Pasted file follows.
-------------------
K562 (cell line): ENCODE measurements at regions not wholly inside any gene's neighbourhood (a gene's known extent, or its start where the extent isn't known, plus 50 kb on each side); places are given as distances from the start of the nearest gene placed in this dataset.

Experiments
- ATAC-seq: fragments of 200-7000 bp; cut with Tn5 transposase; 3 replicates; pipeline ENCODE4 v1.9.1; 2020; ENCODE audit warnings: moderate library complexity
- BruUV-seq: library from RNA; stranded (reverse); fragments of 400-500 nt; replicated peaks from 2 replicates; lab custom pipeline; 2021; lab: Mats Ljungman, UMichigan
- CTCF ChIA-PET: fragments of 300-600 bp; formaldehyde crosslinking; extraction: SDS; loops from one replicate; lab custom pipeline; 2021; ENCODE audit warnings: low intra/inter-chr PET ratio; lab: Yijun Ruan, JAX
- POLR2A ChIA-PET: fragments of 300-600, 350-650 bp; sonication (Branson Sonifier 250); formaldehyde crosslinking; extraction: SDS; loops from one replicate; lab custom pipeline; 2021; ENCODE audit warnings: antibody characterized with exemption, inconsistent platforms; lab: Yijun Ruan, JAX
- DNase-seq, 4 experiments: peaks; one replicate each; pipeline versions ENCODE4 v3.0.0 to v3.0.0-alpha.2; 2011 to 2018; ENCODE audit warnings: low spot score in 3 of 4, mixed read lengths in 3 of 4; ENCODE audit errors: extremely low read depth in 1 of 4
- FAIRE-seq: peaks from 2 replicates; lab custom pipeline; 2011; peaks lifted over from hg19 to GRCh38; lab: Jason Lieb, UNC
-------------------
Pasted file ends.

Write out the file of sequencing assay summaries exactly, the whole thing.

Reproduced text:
K562 (cell line): ENCODE measurements at regions not wholly inside any gene's neighbourhood (a gene's known extent, or its start where the extent isn't known, plus 50 kb on each side); places are given as distances from the start of the nearest gene placed in this dataset.

Experiments
- ATAC-seq: fragments of 200-7000 bp; cut with Tn5 transposase; 3 replicates; pipeline ENCODE4 v1.9.1; 2020; ENCODE audit warnings: moderate library complexity
- BruUV-seq: library from RNA; stranded (reverse); fragments of 400-500 nt; replicated peaks from 2 replicates; lab custom pipeline; 2021; lab: Mats Ljungman, UMichigan
- CTCF ChIA-PET: fragments of 300-600 bp; formaldehyde crosslinking; extraction: SDS; loops from one replicate; lab custom pipeline; 2021; ENCODE audit warnings: low intra/inter-chr PET ratio; lab: Yijun Ruan, JAX
- POLR2A ChIA-PET: fragments of 300-600, 350-650 bp; sonication (Branson Sonifier 250); formaldehyde crosslinking; extraction: SDS; loops from one replicate; lab custom pipeline; 2021; ENCODE audit warnings: antibody characterized with exemption, inconsistent platforms; lab: Yijun Ruan, JAX
- DNase-seq, 4 experiments: peaks; one replicate each; pipeline versions ENCODE4 v3.0.0 to v3.0.0-alpha.2; 2011 to 2018; ENCODE audit warnings: low spot score in 3 of 4, mixed read lengths in 3 of 4; ENCODE audit errors: extremely low read depth in 1 of 4
- FAIRE-seq: peaks from 2 replicates; lab custom pipeline; 2011; peaks lifted over from hg19 to GRCh38; lab: Jason Lieb, UNC